Good job bringing this to light. People won't realise how huge the problem is and municipalities are woefully ill equipped to...
Agreed; mining can never be sustainable, but then how do you get the metals to make all the things you need in the course of...
Very good piece.
UK's minister of state for environment and agri-environment
Articles by the Author
10th climate change meet shows how weak the will to combat global warming has become
The needs of many were once again compromised to accommodate the demands of a powerful few. Given the alarming tilt towards self-interest and unilateralism by the rich, will the concerns of poor countries ever be addressed in global negotiations?
A new community of nations is to be formed
Environment leaders to decide the future of the climate change convention
Kyoto Protocol awaits Russian Duma's approval
What civil society groups want the World Bank to do
Sustainable forest management is a concept hostage to many global players
Report on Kyoto Protocol delayed
India unveils its National Environment Policy 2004. Is it possible to smell a rat?
The World Bank's new strategy for India?
Agreement on tropical timber eludes UN meet
Or, what nations do to make themselves heard, internationally
Global trade talks back on track but real work lies ahead
The G-20 bloc of nations faces new challenges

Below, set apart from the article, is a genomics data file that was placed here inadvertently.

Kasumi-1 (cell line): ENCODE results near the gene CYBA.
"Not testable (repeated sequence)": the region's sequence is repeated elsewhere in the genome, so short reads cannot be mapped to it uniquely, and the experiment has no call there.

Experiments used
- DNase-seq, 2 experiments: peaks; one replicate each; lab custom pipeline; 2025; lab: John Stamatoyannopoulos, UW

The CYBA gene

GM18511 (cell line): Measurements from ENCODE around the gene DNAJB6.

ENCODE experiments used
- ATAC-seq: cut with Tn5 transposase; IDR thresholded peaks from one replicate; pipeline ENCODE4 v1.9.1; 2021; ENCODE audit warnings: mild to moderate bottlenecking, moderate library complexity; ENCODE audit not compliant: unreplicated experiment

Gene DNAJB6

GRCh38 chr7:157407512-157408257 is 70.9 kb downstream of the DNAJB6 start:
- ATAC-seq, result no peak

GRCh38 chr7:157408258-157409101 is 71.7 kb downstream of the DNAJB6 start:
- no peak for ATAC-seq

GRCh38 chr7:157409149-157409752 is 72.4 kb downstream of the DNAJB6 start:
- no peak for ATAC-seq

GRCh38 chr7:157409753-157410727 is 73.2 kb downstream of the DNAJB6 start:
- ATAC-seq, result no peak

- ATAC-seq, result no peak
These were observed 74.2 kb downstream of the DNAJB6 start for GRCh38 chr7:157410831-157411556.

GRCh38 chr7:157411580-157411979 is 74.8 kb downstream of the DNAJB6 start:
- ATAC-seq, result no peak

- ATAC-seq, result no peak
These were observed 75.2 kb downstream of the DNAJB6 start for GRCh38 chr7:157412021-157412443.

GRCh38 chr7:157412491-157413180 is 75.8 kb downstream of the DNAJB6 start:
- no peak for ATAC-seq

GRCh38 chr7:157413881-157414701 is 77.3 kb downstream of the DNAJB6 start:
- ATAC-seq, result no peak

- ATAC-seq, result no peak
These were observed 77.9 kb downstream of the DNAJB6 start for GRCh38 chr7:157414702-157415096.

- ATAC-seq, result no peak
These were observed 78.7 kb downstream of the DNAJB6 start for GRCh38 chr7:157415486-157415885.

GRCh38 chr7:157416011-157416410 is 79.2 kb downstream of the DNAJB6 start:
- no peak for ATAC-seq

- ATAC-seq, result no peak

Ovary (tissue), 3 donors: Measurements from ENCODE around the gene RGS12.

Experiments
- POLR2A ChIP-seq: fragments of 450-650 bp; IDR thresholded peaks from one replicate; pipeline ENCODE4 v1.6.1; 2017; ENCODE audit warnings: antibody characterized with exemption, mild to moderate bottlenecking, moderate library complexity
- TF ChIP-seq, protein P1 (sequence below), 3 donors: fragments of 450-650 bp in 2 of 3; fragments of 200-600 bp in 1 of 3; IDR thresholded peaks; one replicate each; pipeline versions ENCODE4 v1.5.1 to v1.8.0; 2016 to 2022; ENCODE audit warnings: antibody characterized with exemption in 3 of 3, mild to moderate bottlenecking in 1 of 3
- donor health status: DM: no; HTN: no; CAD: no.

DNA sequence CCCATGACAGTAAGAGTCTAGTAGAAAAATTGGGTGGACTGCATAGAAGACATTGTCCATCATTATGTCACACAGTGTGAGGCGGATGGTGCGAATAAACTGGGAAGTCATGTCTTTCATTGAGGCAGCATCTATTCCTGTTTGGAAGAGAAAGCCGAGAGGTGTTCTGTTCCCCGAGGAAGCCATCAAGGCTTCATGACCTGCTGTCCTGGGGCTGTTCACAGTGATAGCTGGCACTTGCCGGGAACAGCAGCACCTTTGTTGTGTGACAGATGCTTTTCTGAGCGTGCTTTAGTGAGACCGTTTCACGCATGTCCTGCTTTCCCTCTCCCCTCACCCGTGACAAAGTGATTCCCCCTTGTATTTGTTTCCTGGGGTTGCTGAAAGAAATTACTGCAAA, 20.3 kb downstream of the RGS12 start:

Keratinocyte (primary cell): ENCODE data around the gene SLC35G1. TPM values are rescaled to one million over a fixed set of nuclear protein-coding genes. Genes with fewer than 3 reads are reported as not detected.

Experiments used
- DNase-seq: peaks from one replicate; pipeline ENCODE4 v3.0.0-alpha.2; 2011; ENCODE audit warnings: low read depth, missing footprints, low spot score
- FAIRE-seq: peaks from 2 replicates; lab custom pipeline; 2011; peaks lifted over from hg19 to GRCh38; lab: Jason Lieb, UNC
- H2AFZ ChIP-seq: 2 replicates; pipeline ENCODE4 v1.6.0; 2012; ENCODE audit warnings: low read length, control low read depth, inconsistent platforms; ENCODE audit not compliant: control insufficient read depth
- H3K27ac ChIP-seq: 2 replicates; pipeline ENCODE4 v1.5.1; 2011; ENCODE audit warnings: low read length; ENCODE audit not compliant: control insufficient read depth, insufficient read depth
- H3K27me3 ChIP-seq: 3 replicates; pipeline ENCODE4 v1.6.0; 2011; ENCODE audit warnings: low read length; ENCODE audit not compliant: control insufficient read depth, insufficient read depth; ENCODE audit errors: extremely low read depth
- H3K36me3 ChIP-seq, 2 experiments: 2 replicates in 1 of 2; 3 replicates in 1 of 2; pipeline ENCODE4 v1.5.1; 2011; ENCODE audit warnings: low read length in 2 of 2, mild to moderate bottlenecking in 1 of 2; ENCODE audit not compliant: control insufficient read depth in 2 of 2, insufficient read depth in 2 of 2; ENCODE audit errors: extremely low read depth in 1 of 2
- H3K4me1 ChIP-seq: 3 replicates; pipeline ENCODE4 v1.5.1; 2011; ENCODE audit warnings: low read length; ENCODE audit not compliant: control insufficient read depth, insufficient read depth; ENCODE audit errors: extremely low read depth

Some uncommon proposals in UPA's maiden budget
Dispute between US and EU set to hot up in WTO
G-20 suggests parameters to cut agricultural tariffs
Process to regularise marine assessments delayed
Gruelling discussions bear fruit. World Health Assembly formulates health strategy
US stand on cotton subsidies rejected by WTO
Island nations seek bailout package
Ten African nations show how a river can be shared peacefully
UNEP meet inconclusive
Environment ministry begins preparing environment policy amid unwarranted secrecy
The conservation and sustainable management of biological resources was high on the international agenda in February 2004. Representatives of more than 160 countries converged on Kuala Lumpur in Malaysia over three weeks to discuss a host of important matters dealing with the subject. The seventh meeting of the Conference of Parties (CoP-7) to the Convention on Biological Diversity (CBD), which took place from February 9-20, set the ball rolling. The activity culminated with the first Meeting of Parties (MoP-1) to the Cartagena Protocol on Biosafety from February 23-27
In 1995, many in India were outraged to learn that a university in the US was granted a patent to make and sell haldi (turmeric) for its wound healing properties. Patents are usually given to creations that are deemed 'useful' and 'involve an inventive step'. Haldi's utility was never in doubtbut in no way could the US university claim to have invented its wound-healing properties. Indians have known these properties for centuries. But published information on such usage was difficult to get. After extensive search32 references to the turmeric's use -- some dating back to more than 100 years -- were ferreted out from Sanskrit, Urdu and Hindi texts
Plan chalked out to keep marine aliens at bay, but implementation unlikely soon
Politics hinders process to make the apex body scientifically sound
But Indian communities may lose out due to lack of official preparedness
A closer-knit South Asian community is not beyond the realms of possibility now. At the 12th South Asian Association for Regional Cooperation summit in Islamabad from January 4-6, leaders of the region took some of the boldest steps ever since the grouping was first created in 1985. They agreed to make poverty alleviation their topmost priority